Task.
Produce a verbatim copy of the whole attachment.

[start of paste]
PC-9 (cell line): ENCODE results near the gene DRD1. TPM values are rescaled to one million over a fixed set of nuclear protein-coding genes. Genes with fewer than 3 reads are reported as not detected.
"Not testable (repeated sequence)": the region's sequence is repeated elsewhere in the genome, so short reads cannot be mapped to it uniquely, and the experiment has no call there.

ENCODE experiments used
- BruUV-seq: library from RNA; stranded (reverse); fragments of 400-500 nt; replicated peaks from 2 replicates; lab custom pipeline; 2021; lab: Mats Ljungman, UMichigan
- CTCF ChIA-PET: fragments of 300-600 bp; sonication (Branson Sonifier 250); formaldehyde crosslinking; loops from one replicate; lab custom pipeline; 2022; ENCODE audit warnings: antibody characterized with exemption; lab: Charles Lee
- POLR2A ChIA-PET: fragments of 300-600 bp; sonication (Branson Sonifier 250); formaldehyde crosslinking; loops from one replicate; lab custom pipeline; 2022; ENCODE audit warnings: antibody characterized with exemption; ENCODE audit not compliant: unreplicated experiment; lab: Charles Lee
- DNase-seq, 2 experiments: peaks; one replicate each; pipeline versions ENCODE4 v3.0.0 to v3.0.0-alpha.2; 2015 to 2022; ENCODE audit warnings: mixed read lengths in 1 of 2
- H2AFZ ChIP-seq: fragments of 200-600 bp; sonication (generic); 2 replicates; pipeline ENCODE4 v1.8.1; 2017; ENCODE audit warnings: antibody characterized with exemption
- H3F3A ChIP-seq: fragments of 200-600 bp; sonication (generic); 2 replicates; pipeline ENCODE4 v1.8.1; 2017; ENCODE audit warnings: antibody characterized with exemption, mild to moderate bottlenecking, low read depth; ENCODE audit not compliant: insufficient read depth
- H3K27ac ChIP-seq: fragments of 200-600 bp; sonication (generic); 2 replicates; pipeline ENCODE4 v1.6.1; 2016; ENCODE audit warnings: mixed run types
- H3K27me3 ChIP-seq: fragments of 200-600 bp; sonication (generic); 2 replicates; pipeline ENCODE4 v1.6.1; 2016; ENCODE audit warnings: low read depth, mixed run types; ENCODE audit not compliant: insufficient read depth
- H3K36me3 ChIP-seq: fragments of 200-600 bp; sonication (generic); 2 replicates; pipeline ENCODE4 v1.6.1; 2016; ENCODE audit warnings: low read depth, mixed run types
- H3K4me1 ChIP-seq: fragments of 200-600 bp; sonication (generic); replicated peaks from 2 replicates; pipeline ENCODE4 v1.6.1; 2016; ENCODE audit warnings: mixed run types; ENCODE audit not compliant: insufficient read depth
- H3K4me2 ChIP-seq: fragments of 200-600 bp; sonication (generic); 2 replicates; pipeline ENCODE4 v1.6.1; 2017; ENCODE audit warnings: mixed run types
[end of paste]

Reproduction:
PC-9 (cell line): ENCODE results near the gene DRD1. TPM values are rescaled to one million over a fixed set of nuclear protein-coding genes. Genes with fewer than 3 reads are reported as not detected.
"Not testable (repeated sequence)": the region's sequence is repeated elsewhere in the genome, so short reads cannot be mapped to it uniquely, and the experiment has no call there.

ENCODE experiments used
- BruUV-seq: library from RNA; stranded (reverse); fragments of 400-500 nt; replicated peaks from 2 replicates; lab custom pipeline; 2021; lab: Mats Ljungman, UMichigan
- CTCF ChIA-PET: fragments of 300-600 bp; sonication (Branson Sonifier 250); formaldehyde crosslinking; loops from one replicate; lab custom pipeline; 2022; ENCODE audit warnings: antibody characterized with exemption; lab: Charles Lee
- POLR2A ChIA-PET: fragments of 300-600 bp; sonication (Branson Sonifier 250); formaldehyde crosslinking; loops from one replicate; lab custom pipeline; 2022; ENCODE audit warnings: antibody characterized with exemption; ENCODE audit not compliant: unreplicated experiment; lab: Charles Lee
- DNase-seq, 2 experiments: peaks; one replicate each; pipeline versions ENCODE4 v3.0.0 to v3.0.0-alpha.2; 2015 to 2022; ENCODE audit warnings: mixed read lengths in 1 of 2
- H2AFZ ChIP-seq: fragments of 200-600 bp; sonication (generic); 2 replicates; pipeline ENCODE4 v1.8.1; 2017; ENCODE audit warnings: antibody characterized with exemption
- H3F3A ChIP-seq: fragments of 200-600 bp; sonication (generic); 2 replicates; pipeline ENCODE4 v1.8.1; 2017; ENCODE audit warnings: antibody characterized with exemption, mild to moderate bottlenecking, low read depth; ENCODE audit not compliant: insufficient read depth
- H3K27ac ChIP-seq: fragments of 200-600 bp; sonication (generic); 2 replicates; pipeline ENCODE4 v1.6.1; 2016; ENCODE audit warnings: mixed run types
- H3K27me3 ChIP-seq: fragments of 200-600 bp; sonication (generic); 2 replicates; pipeline ENCODE4 v1.6.1; 2016; ENCODE audit warnings: low read depth, mixed run types; ENCODE audit not compliant: insufficient read depth
- H3K36me3 ChIP-seq: fragments of 200-600 bp; sonication (generic); 2 replicates; pipeline ENCODE4 v1.6.1; 2016; ENCODE audit warnings: low read depth, mixed run types
- H3K4me1 ChIP-seq: fragments of 200-600 bp; sonication (generic); replicated peaks from 2 replicates; pipeline ENCODE4 v1.6.1; 2016; ENCODE audit warnings: mixed run types; ENCODE audit not compliant: insufficient read depth
- H3K4me2 ChIP-seq: fragments of 200-600 bp; sonication (generic); 2 replicates; pipeline ENCODE4 v1.6.1; 2017; ENCODE audit warnings: mixed run types